One of the encouraging aspects of the training was the feedback I received from the top executives down to the front-line supervisors. The most important concepts they valued included:

  • Not everyone feels appreciated in the same way;
  • There are alternative ways to communicate appreciation besides words (and words are not valued by everyone);
  • Communicating appreciation in the way that is valued by the recipient is critical, as opposed to what the sender prefers;
  • Perceived authenticity is key and can be a challenge in cross- cultural work relationships.

Roy Saunderson, a colleague who has done training on recognition and appreciation in Canada, the U. S., Europe, and the Middle East, made an interesting comment to me when we were discussing appreciation and cultural differences. He stated,

“Wherever I’ve gone, regardless of how warm and expressive or cool and distant a culture is—all the employees I interacted with indicated to me that they desired more and more authentic recognition in their workplace.”

So, it appears the answer to the opening question, “Isn’t the concept of appreciation really just an American fad?” is an emphatic: “No, it’s not!” The need for appreciation is expressed in a variety of countries and cultures. You won’t miss the mark by communicating appreciation for a job well done, regardless of the cultural background of your colleagues!

ABOUT THE AUTHOR

 

 

Dr. Paul White is a psychologist, author, speaker, and consultant who makes work relationships work. He has written articles for and been interviewed by Bloomberg’s Business Week, CNN/Fortune.com, Entrepreneur.com, Fast Company, FoxBusiness.com, Huffington Post LIVE, U.S. News and World Report, and Yahoo! Finance. 
As a speaker and trainer, Dr. White has taught around the world, including North America, Europe, South America, Asia, and the Caribbean. His expertise has been requested by Microsoft, Miller Coors, NASA, the Million Dollar Round Table, ExxonMobil, the Milken Institute, DIRECTV, the Salvation Army, Princeton University, Dartmouth College, Napa Valley Community Foundation, Rockefeller Philanthropy Advisors, Compassion International, and numerous other national organizations.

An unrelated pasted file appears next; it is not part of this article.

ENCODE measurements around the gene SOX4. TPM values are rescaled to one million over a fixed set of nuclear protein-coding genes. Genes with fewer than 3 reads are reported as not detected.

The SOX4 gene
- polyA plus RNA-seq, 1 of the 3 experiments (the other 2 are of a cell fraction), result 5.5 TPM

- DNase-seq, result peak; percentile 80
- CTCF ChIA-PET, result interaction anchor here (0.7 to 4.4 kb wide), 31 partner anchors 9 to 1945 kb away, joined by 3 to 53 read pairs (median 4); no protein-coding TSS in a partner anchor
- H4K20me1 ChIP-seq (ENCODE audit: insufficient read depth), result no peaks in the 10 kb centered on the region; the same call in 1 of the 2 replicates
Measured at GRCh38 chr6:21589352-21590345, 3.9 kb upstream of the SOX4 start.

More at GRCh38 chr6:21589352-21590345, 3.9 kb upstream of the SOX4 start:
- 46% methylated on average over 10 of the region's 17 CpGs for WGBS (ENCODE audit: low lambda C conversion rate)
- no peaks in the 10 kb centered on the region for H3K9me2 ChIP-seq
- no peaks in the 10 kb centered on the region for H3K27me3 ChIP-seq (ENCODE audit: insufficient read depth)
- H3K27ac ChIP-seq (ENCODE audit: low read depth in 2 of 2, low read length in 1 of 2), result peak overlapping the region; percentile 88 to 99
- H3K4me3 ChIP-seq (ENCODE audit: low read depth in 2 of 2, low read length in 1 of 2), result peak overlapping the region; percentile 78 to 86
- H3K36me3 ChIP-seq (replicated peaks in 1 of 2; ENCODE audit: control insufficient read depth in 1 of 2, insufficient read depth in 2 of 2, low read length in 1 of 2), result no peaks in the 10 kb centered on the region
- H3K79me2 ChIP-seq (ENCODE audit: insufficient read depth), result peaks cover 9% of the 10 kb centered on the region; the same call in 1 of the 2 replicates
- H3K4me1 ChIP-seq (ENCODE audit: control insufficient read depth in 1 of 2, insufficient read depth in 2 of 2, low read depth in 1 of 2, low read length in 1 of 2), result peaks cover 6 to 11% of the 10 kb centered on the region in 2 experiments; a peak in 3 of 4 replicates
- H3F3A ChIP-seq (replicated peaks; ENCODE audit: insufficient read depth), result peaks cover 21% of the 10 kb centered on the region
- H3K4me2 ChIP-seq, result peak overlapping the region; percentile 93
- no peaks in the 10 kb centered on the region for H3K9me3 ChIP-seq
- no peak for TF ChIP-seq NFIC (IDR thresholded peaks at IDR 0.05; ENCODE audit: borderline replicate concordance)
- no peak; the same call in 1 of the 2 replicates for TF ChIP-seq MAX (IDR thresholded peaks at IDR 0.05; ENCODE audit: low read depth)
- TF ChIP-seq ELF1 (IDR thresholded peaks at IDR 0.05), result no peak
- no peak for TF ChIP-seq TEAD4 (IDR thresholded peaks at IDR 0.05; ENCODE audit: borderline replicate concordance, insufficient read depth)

Dr. White is the coauthor of three books including, The 5 Languages of Appreciation in the Workplace, written with Dr. Gary Chapman (author of the #1 NY Times bestseller, The 5 Love Languages), which has sold over 425,000 copies. Based on their extensive research and expertise, Dr. White and Dr. Chapman have developed a unique way for organizations to motivate employees that leads to increased job satisfaction, higher employee performance and enhanced levels of trust. Their online assessment tool, Motivating by Appreciation Inventory, has been taken by over 200,000 employees and their Appreciation at Work training resources have been used by numerous corporations, colleges and universities, medical facilities, schools, non-profit organizations, and government agencies, and is used in over 60 countries.